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3 Ways to Treat Passive Aggressive Behavior

By Livestrong Contributor ; Updated June 13, 2017

Know When Passive Aggression is Becoming a Problem

It's normal to feel resentful or uncooperative at times, especially if you've been talked into something that you don't necessarily want to do. Passive aggression, however, is a way of life for many people. By harboring resentment and fear, these individuals often avoid responsibility completely. Individuals who are passive aggressive usually agree to cooperate and then provide constant excuses not to follow through on promises or agreements. In many cases, the intention is to sabotage a project or task, or to undermine authority.

Passive aggression becomes a genuine problem when it interferes with normal daily activities and jeopardizes personal relationships. While people with passive aggressive tendencies see these behaviors as a way to avoid responsibility and express anger or resentment in a non-confrontational way, they are often surprised when they are no longer trusted or even liked. That's when it's time to seek treatment or counseling.

Use Therapy to Discover the Hidden Emotions Behind Passive Aggression

Passive aggression is no longer considered a mental illness or personality disorder according to the DSM-IV, the diagnostic manual used by psychologists and psychiatrists. Passive aggressive behaviors are usually the result of fear and anger that have been repressed for a number of years. The secret to treating and eliminating passive aggressive tendencies is to identify those negative feelings and emotions and to address the causes. Sometimes this can be accomplished with a single conversation between friends or loved ones, but most of the time psychotherapy or behavior therapy is needed to stop the behavior completely.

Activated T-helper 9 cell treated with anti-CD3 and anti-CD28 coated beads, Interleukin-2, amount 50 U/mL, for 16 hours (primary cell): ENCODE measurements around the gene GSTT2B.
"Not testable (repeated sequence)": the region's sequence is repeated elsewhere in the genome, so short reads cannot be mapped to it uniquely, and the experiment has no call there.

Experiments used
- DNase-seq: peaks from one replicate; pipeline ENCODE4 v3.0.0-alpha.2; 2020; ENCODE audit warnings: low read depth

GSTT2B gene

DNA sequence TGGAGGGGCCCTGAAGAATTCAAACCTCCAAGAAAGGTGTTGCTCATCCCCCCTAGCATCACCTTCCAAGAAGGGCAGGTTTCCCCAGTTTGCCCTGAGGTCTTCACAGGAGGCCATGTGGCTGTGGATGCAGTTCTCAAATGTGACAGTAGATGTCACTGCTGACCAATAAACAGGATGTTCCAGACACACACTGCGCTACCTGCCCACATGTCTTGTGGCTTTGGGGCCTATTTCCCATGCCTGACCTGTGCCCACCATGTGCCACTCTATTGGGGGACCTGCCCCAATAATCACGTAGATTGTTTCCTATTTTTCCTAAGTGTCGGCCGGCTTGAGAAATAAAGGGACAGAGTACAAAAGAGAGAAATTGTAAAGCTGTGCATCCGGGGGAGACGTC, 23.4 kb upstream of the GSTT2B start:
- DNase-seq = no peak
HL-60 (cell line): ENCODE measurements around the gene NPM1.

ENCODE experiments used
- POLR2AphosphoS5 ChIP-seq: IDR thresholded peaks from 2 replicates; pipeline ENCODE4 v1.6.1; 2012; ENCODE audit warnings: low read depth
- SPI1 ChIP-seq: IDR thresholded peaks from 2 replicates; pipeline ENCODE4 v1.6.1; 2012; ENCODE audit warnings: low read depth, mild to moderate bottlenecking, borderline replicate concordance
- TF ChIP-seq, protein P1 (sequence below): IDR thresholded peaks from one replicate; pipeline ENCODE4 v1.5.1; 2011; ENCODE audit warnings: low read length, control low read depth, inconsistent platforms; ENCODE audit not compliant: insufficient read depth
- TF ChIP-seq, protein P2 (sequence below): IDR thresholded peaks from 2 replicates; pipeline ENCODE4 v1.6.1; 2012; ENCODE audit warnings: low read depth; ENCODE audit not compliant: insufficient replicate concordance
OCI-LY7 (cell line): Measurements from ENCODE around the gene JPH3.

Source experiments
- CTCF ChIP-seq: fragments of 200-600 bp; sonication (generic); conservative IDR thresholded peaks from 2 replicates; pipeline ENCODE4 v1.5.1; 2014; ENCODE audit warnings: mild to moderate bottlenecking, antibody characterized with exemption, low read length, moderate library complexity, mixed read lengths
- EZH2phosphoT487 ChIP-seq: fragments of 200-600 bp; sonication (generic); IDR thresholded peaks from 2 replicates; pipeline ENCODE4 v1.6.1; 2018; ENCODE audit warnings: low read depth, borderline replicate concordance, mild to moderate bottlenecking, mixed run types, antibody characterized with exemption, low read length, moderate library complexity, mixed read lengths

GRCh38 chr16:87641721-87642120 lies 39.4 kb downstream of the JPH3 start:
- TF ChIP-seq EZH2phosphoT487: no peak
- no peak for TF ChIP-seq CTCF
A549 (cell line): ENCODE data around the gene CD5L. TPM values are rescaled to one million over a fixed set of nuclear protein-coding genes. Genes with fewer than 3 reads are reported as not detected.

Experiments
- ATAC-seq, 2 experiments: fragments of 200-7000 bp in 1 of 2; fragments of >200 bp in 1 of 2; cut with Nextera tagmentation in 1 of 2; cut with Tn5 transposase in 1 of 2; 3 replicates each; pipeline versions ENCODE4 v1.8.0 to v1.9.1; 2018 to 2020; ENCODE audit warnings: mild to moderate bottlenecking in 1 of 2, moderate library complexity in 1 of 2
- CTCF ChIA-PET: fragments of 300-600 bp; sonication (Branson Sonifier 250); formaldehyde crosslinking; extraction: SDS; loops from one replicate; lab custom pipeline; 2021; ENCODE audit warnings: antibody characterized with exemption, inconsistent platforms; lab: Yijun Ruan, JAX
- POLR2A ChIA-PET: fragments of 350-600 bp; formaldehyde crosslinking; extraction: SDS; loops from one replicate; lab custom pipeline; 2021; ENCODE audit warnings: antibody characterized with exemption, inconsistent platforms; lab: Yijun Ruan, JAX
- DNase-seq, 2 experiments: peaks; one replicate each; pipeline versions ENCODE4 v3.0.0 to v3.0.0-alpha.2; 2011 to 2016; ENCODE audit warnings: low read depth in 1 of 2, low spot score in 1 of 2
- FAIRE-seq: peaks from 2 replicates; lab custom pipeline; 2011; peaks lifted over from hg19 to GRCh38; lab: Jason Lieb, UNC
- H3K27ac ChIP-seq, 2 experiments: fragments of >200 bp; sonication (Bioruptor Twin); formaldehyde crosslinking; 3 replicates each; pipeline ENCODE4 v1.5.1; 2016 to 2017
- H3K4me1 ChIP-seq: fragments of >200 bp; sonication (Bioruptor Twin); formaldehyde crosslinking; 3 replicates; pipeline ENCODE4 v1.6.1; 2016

Stop Enabling the Passive Aggressive Behaviors

Most individuals with passive aggressive tendencies continue to act in this manner because they perceive it as a way to either avoid responsibility or lash out at others in positions of authority. A myriad of excuses or complaints are usually offered as an explanation for these behaviors. One of the secrets to discouraging passive aggression is to simply analyze and investigate the excuses and not to accept them at face value. If an excuse is found to be irrelevant or incorrect, it's best to bring this up directly and to ask the individual if they have a specific complaint. With passive aggression, honesty is often the best policy.

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